(Not Debian-specific) A general category of hardware (such as "486" or "little-endian"), or a variant of some piece of software tailored for this hardware; may specifically mean the category as determined by some particular tool, such as arch(1) or dpkg-architecture(1).
One of the platforms for which Debian packages are built, known by labels such as amd64 or mipsel, and also differentiated by the OS kernel used - the same hardware (not literally an Intel 386 processor) may dualboot i386 and kfreebsd-i386 architectures. See also port, release architecture.
- Can mean:
A port (superseded by armel and no longer maintained) using the Linux kernel on ARM/StrongARM hardware, a CPU type originally created for the Acorn Archimedes (ARM was originally an acronym for Acorn RISC Machine).
A port (and new release architecture in Wheezy) using the Linux kernel on newer armel-style hardware with an FPU. It explicitly targets version 7 of the ARM architecture, using the hard-float version of the ARM EABI.
Backports are versions of packages from testing and unstable that have been rebuilt to be able to install and run on the stable distribution. Official backports are now hosted alongside the standard repositories.
- Backports Security Advisory (BSA)
- Base system
Binary packages with priority required or important; a minimalist set of packages installed before everything else on a new system. Designed to provide just the things you'd be surprised to find missing on a usable UNIX system. Not to be confused with essential, which is much smaller.
A wanna-build state.
- Several potentially confusing (but not Debian-specific) meanings:
- Any non-textfile, such as a JPEG format image.
Any ELF executable (often used generically to include shellscripts and other non-binary executables normally found in a bin directory).
The output of a build process - see binary package.
- Binary package
An installable .deb file as opposed to the source package it's built from. The idea is that this is the "binary" compiled in the package building process (regardless of whether the output .deb contains a binary executable, documentation, or indeed Linux kernel source code). See also Virtual package.
(As in "Bits from the DPL") Frequently used title for progress updates and event reports sent to the mailinglists.
The codename for Debian 1.3, release date: 1997.
The set of scripts that manages the migration of packages into testing. Originally it was one of many similar FTPmaster scripts with names like katie and madison, most of which have since been swallowed up by DAK.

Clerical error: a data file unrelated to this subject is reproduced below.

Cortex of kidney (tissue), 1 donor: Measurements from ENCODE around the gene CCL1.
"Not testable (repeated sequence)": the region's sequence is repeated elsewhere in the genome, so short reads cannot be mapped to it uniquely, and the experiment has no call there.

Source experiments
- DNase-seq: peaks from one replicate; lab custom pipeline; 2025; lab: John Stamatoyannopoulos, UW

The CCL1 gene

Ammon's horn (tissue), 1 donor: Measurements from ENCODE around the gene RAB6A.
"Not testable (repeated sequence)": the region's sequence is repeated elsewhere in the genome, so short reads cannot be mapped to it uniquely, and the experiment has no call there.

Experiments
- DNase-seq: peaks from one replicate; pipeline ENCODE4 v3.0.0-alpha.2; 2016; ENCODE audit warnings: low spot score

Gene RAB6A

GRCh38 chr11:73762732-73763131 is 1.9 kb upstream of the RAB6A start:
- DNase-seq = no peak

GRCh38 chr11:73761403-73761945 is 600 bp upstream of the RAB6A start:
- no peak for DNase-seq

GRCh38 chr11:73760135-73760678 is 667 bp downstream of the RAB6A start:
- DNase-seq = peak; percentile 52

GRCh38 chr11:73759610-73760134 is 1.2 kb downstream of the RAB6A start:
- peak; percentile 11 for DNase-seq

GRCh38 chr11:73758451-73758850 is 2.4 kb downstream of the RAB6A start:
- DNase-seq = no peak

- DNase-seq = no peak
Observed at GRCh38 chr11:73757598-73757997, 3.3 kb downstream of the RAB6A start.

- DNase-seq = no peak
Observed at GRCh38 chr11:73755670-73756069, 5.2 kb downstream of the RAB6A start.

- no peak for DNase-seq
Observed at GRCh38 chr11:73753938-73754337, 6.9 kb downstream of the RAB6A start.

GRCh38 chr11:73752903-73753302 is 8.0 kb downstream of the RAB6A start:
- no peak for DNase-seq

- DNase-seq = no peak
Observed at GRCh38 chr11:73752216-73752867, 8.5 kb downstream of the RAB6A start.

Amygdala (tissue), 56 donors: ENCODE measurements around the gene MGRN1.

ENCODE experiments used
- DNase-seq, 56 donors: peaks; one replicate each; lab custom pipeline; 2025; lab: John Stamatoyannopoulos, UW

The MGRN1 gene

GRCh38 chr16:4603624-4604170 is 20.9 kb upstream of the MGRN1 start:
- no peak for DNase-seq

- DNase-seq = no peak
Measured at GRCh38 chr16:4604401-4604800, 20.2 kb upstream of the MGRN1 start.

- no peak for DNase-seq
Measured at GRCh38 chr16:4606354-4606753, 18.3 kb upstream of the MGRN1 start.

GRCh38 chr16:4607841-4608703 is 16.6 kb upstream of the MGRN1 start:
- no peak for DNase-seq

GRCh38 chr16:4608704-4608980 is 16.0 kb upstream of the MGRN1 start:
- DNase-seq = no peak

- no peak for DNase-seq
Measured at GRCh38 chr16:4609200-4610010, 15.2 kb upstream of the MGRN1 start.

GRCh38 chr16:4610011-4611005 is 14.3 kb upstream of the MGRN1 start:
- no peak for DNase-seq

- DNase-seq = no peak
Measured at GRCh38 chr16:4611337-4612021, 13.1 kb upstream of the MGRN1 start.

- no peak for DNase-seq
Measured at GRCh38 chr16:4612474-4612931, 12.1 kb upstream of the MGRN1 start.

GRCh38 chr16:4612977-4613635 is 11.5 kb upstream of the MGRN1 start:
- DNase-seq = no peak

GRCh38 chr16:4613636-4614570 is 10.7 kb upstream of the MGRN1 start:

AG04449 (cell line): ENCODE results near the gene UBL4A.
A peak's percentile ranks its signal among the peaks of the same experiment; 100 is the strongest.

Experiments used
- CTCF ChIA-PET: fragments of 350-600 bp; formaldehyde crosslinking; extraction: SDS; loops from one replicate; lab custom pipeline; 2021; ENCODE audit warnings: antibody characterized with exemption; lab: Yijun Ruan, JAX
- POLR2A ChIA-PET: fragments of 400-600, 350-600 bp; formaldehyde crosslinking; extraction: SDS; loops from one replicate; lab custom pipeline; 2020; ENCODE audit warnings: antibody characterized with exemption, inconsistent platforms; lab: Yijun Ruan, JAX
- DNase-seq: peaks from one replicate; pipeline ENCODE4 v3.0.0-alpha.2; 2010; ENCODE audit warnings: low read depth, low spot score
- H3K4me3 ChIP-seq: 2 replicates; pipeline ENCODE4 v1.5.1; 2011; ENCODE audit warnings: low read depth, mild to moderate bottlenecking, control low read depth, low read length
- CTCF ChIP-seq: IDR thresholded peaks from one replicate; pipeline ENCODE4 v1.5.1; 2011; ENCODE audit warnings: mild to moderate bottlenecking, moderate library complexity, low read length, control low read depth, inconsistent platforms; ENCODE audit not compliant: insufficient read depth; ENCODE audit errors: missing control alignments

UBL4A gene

Short for "Backports Security Advisory"
Short for "Bug Squashing Party"; a get-together of Debian enthusiasts (either virtual or In Real Life) for the purpose of fixing as many bugs as possible.
The only package that's literally essential for building a Debian binary package is make (because Policy mandates the use of a Makefile), but the "build-essential" toolkit is a convenient short-cut: a standard set of packages defined to be required for all "normal" Debian packaging work, which can therefore be omitted from lists of build dependencies as obvious, just as essential packages are omitted from install-time dependencies.
A wanna-build state
The codename for Debian 1.1, release date: 1996.
Short for "Common Debian Build System" (provided by cdbs).
A technical term defined in Policy; a file declared in a binary package's conffiles file is treated specially by dpkg to ensure that local modifications are not blindly overwritten by a package upgrade or deleted by a remove. Conffiles are (always?) stored in /etc, and are often conventional global configuration files but may also be initscripts, cronjobs, or similar.
- Configuration file
Any file affecting the operation of a program, or providing site- or host-specific information, or otherwise customizing a program's behavior. May or may not be system-wide, or in an intelligible line-oriented text format, or marked as a conffile. Personal configuration files are traditionally stored as dotfiles in the home directory (see also rc-file).
- Additional, external software, in either of two senses:
- In various project upstreams, a collection of extra software produced by third parties and included into a distribution "without warranty".
- Control file
As defined in Debian Policy:
The control file included in the debian directory of each source package contains dependency information required to build the package, and has separate stanzas containing further information for each binary-package.